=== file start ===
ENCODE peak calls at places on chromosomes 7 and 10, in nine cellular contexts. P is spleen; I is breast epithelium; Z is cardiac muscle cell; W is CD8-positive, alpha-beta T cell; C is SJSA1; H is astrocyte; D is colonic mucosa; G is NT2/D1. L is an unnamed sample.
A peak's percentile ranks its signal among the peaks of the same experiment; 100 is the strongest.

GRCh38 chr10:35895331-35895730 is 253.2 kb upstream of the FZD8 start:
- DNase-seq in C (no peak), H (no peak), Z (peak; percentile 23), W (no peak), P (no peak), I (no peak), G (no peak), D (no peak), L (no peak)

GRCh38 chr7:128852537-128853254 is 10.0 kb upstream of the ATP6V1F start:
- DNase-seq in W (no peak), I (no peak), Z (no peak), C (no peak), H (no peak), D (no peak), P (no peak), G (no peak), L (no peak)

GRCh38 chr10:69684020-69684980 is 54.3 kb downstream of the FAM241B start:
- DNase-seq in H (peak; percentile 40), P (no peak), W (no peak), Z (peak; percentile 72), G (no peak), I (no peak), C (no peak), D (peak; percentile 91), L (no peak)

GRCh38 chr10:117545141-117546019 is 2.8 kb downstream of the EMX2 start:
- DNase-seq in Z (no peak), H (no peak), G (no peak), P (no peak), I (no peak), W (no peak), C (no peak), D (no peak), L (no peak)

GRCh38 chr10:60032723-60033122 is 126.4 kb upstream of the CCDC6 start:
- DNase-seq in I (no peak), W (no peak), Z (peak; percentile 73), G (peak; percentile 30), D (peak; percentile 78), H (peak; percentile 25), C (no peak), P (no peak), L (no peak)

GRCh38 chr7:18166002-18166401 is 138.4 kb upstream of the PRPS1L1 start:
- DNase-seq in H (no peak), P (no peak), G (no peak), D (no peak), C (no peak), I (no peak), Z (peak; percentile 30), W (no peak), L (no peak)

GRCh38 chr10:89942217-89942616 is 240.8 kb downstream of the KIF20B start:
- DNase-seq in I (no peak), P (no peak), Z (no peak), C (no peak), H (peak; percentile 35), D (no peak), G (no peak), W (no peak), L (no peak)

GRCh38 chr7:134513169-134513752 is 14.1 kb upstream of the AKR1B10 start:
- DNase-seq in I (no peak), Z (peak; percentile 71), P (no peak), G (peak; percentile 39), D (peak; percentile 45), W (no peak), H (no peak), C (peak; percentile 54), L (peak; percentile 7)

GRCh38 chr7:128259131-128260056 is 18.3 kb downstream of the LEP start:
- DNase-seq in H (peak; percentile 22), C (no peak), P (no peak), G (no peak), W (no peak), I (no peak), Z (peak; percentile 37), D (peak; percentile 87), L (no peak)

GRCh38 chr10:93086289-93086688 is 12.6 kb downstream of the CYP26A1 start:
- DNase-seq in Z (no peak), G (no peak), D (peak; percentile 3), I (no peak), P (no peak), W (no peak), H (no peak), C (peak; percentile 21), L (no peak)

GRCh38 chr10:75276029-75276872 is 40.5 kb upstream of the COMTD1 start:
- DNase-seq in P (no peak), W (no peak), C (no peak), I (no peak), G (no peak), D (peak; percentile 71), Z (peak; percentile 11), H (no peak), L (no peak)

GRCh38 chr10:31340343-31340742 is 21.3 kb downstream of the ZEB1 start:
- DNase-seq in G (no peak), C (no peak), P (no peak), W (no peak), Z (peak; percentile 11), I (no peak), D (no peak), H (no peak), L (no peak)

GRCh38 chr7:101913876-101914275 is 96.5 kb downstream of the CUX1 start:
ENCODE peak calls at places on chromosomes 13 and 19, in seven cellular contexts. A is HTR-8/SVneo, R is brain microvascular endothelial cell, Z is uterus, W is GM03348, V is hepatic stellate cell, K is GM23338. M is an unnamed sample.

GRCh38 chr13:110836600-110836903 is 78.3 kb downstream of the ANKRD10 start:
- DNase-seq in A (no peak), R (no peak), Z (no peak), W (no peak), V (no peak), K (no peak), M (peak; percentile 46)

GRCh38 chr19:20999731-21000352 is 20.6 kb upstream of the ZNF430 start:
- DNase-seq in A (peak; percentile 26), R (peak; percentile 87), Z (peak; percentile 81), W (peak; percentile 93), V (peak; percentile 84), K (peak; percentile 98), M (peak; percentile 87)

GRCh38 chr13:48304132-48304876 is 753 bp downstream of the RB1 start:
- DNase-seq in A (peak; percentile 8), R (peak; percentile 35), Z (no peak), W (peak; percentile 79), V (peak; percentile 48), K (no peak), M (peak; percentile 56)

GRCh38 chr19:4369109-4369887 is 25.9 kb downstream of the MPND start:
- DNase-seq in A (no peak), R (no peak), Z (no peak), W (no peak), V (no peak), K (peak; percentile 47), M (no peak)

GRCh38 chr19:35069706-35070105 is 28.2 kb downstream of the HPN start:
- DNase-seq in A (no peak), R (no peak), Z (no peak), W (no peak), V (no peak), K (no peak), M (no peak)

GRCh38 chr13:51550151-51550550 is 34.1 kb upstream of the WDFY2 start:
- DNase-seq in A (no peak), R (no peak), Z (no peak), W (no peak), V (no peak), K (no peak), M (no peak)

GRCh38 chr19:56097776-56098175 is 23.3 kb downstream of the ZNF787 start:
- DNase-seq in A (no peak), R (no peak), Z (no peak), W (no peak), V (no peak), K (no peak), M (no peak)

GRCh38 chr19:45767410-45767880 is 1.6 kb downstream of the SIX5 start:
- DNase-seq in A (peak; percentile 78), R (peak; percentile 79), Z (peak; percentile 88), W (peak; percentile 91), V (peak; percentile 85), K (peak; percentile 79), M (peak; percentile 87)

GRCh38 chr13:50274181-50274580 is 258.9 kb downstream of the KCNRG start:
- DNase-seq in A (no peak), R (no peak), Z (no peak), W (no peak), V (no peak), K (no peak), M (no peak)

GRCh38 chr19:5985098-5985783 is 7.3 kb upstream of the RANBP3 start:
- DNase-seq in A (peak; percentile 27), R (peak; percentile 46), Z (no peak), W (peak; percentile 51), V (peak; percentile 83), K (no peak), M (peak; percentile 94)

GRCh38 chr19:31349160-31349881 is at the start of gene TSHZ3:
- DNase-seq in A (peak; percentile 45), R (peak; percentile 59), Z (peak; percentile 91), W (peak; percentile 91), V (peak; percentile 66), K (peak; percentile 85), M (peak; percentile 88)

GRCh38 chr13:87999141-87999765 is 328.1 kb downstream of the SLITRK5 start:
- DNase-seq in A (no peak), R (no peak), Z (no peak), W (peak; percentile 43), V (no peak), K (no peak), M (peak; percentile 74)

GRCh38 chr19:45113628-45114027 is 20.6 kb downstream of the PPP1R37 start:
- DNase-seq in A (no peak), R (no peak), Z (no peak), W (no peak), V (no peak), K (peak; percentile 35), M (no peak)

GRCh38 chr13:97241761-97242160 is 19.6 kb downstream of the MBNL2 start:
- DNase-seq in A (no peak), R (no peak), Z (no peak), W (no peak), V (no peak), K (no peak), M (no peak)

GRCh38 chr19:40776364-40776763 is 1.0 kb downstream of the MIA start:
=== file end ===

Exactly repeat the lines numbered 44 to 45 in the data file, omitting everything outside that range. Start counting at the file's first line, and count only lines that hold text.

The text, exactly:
- DNase-seq in A (peak; percentile 78), R (peak; percentile 79), Z (peak; percentile 88), W (peak; percentile 91), V (peak; percentile 85), K (peak; percentile 79), M (peak; percentile 87)

GRCh38 chr13:50274181-50274580 is 258.9 kb downstream of the KCNRG start: